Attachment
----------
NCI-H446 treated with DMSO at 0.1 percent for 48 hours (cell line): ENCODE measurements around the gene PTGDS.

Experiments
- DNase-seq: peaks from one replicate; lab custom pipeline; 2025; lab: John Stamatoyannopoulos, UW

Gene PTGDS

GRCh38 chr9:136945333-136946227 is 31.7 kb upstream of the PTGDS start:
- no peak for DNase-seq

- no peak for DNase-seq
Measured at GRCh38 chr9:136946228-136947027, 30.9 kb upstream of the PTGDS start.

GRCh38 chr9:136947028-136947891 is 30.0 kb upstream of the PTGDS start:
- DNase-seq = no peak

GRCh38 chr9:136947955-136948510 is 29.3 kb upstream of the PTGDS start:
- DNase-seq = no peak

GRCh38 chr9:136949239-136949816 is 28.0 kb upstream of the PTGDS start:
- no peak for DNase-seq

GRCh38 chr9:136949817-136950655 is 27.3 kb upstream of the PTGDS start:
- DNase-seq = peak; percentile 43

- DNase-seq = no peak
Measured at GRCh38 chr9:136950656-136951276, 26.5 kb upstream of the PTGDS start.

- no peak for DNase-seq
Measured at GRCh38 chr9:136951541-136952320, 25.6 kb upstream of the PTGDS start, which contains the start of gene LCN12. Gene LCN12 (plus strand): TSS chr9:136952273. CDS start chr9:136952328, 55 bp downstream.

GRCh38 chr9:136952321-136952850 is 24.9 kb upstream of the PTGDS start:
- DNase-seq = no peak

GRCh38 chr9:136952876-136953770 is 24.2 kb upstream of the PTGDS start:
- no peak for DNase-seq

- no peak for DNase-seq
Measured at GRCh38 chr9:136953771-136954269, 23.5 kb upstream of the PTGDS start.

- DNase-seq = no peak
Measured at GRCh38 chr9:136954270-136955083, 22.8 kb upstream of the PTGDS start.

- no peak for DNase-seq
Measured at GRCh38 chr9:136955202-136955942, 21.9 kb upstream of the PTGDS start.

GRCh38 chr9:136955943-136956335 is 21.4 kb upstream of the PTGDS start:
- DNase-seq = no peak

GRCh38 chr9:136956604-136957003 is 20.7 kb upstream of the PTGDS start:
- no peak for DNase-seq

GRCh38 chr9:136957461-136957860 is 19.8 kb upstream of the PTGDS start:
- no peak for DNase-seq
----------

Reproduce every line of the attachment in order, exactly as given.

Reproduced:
NCI-H446 treated with DMSO at 0.1 percent for 48 hours (cell line): ENCODE measurements around the gene PTGDS.

Experiments
- DNase-seq: peaks from one replicate; lab custom pipeline; 2025; lab: John Stamatoyannopoulos, UW

Gene PTGDS

GRCh38 chr9:136945333-136946227 is 31.7 kb upstream of the PTGDS start:
- no peak for DNase-seq

- no peak for DNase-seq
Measured at GRCh38 chr9:136946228-136947027, 30.9 kb upstream of the PTGDS start.

GRCh38 chr9:136947028-136947891 is 30.0 kb upstream of the PTGDS start:
- DNase-seq = no peak

GRCh38 chr9:136947955-136948510 is 29.3 kb upstream of the PTGDS start:
- DNase-seq = no peak

GRCh38 chr9:136949239-136949816 is 28.0 kb upstream of the PTGDS start:
- no peak for DNase-seq

GRCh38 chr9:136949817-136950655 is 27.3 kb upstream of the PTGDS start:
- DNase-seq = peak; percentile 43

- DNase-seq = no peak
Measured at GRCh38 chr9:136950656-136951276, 26.5 kb upstream of the PTGDS start.

- no peak for DNase-seq
Measured at GRCh38 chr9:136951541-136952320, 25.6 kb upstream of the PTGDS start, which contains the start of gene LCN12. Gene LCN12 (plus strand): TSS chr9:136952273. CDS start chr9:136952328, 55 bp downstream.

GRCh38 chr9:136952321-136952850 is 24.9 kb upstream of the PTGDS start:
- DNase-seq = no peak

GRCh38 chr9:136952876-136953770 is 24.2 kb upstream of the PTGDS start:
- no peak for DNase-seq

- no peak for DNase-seq
Measured at GRCh38 chr9:136953771-136954269, 23.5 kb upstream of the PTGDS start.

- DNase-seq = no peak
Measured at GRCh38 chr9:136954270-136955083, 22.8 kb upstream of the PTGDS start.

- no peak for DNase-seq
Measured at GRCh38 chr9:136955202-136955942, 21.9 kb upstream of the PTGDS start.

GRCh38 chr9:136955943-136956335 is 21.4 kb upstream of the PTGDS start:
- DNase-seq = no peak

GRCh38 chr9:136956604-136957003 is 20.7 kb upstream of the PTGDS start:
- no peak for DNase-seq

GRCh38 chr9:136957461-136957860 is 19.8 kb upstream of the PTGDS start:
- no peak for DNase-seq